In cooperation with IDIN, Associação Veracidade, Peabiru Institute, CaosFocado, Ovelha Negra, Olabi, FABLab Belem, the IDDS AMAZON SUMMIT in the site of Belem in the Amazon region opens up for 8 permaculture research topics which form together the IDDS AMAZON SUMMIT 2016. The Summit contains elements of permaculture principles, panel lectures as well as a series of activities, workshops in which practitioner and the community think about aspects of a sustainable development in the amazon region, discuss, research, practice and communicate. Starting point of the research is the daily life of the community: its inhabitants and activities.

How can theory and practice, as handed to local knowledge from global innovation, such as the familiarity of one community with the anonymity of the participants reconcile? How can theory and practice of permaculture and technical knowledge address the challenges of everyday lives to provide socially relevant forms of production?

To acquire content for those questions we will carry out hands-on research in the various areas the applicants from different discourses are invited to, develop together tangible experiments and prototypes. Similar to an tribal village the participants will subsequently start building on the gained knowledge to form Laboratories, working in different permaculture related topics manifested on the premises of the IDDS AMAZON SUMMIT. The development and construction within these groups is part of the research process and is realized in collaboration. The resulting 2week temporary infrastructure in the Amazon river beds is a starting point for hands-on research, workshops and activities to supplement the program of the IDDS AMAZON SUMMIT projects, to reflected directly in the everyday life of the community.

The Laboratories are concerned with the ribeirinhos (people who live along the river banks) areas of live and divided in a set of experimental Topics. To ensure a meaningful summit and choice of topics, we established a participative trusteeship and “citizen jury” with leading community members to select appropriate projects for the given context. Together the collective is a process oriented, site specific approach: Based on local needs the IDDS AMAZON SUMMIT plans to position intended prototypical forms into context.

The heart for the IDDS AMAZON SUMMIT is located in Boa Vista Acara along the amazonian riverbed, Para region in Brazil whereas the arteries reach out to Belem to create a space for cross-contextual and interdisciplinary activities that deal theoretical and practical with the combined phenomenon of ecological and technological design processes and future sustainable development. The aim is to bring together a global and specialized mix of people to interact and learn to understand to co-create and build long-term design solutions. In addition to symposia, workshops, conferences, concerts, meditation sessions and exhibition projects we are open to experimental formats for various publics to be tested.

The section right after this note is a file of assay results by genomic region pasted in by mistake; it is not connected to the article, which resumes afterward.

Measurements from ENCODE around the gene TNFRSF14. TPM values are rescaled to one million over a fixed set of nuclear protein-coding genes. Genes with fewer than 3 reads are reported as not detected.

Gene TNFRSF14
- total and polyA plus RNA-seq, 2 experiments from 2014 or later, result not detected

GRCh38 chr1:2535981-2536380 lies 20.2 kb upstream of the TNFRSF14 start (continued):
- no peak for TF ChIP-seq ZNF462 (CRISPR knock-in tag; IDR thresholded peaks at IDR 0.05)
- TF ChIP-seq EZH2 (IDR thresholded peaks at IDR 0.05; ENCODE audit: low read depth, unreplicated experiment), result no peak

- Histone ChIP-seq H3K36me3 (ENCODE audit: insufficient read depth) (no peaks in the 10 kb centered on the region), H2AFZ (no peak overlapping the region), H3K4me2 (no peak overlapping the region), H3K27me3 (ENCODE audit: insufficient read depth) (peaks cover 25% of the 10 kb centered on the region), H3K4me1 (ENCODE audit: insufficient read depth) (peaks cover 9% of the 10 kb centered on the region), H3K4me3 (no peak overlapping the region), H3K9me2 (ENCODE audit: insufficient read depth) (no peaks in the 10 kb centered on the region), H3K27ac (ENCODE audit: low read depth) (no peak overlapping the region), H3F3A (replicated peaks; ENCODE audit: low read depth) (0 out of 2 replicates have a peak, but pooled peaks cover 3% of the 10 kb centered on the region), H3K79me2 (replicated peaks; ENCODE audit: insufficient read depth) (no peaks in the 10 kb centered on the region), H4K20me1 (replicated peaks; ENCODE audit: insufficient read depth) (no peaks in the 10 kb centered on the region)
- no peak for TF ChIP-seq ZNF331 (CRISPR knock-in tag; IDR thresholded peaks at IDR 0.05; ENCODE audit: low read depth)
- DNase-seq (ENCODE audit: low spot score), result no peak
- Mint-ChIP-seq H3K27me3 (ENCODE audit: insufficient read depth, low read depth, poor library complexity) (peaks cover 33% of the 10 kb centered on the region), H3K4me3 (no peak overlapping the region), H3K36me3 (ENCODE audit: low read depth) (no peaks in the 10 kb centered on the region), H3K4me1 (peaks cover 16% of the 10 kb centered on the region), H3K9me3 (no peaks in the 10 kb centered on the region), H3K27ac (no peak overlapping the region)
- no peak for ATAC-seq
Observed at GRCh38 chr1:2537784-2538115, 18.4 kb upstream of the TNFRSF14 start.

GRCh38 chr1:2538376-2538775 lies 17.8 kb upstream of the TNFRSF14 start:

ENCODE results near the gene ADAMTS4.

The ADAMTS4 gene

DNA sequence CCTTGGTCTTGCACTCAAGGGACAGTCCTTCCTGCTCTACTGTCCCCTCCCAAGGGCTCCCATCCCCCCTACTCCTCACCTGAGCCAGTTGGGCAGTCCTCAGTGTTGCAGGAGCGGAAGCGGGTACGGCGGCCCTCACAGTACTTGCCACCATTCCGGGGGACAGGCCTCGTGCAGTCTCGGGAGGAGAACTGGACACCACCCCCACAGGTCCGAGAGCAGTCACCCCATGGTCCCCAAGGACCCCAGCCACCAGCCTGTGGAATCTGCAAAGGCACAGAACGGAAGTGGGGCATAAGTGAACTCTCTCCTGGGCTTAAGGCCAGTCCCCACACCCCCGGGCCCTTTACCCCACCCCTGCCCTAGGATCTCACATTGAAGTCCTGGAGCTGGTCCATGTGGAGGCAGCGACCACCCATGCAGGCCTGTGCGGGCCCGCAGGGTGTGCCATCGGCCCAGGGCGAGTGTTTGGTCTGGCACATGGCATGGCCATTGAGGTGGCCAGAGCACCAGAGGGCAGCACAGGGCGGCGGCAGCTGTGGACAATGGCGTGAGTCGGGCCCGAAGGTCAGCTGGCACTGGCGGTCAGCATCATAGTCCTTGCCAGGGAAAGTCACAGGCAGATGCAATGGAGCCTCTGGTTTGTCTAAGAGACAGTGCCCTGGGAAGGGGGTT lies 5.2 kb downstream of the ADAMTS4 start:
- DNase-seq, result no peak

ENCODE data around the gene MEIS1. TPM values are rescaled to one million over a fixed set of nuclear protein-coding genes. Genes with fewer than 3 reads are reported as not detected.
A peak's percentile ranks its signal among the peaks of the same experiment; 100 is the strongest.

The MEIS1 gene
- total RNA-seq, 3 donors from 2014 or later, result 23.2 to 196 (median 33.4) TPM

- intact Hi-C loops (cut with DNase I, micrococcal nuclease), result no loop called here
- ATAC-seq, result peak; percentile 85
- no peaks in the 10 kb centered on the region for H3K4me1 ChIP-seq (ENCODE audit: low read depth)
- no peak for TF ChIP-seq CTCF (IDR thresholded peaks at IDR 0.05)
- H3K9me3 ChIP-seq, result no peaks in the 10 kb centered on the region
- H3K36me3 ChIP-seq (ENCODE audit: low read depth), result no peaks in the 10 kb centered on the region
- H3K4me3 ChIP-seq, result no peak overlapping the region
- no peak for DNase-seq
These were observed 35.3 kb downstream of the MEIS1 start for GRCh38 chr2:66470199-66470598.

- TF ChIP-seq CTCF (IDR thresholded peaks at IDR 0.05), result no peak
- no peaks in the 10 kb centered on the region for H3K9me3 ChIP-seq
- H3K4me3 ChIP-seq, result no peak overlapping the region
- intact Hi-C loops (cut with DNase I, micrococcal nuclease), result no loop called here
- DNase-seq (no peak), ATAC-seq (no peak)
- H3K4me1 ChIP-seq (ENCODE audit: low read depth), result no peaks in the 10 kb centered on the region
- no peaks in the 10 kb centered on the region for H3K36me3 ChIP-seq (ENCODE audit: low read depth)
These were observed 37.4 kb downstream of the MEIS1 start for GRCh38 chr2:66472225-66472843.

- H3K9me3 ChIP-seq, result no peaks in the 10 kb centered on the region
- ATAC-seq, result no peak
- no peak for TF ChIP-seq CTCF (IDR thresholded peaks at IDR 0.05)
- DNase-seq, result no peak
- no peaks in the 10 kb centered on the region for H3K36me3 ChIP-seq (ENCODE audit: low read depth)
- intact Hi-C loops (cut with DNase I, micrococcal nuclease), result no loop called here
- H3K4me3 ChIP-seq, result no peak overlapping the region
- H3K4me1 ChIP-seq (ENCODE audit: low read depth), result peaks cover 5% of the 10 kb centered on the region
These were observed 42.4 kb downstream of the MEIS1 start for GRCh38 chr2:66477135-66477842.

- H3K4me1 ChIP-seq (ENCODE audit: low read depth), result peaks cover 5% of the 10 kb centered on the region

Design Research Methods

Ecological design is defined by Sim Van der Ryn and Stuart Cowan as “any form of design that minimizes environmentally destructive impacts by integrating itself with living processes.” Ecological design is an integrative ecologically responsible design discipline.
The technology design process, like scientific inquiry, does not always follow rigid steps. Often, engineers follow a common process: They identify a need, research the problem, design a solution, build and evaluate a prototype, troubleshoot and redesign, and communicate the solution.
Systems thinking is a holistic approach to analysis that focuses on the way that a system’s constituent parts interrelate and how systems work over time and within the context of larger systems.
A pattern language is a method of describing good design practices or patterns of useful organization within a field of expertise. The term was coined by architect Christopher Alexander and popularized by his 1977 book A Pattern Language.
Community development activities build stronger and more resilient communities through an ongoing process of identifying and addressing needs, assets, and priority investments. Community development activities may support infrastructure, economic development projects, installation of public facilities, community centers, housing rehabilitation, public services, clearance/acquisition, microenterprise assistance, code enforcement, homeowner assistance and many other identified needs.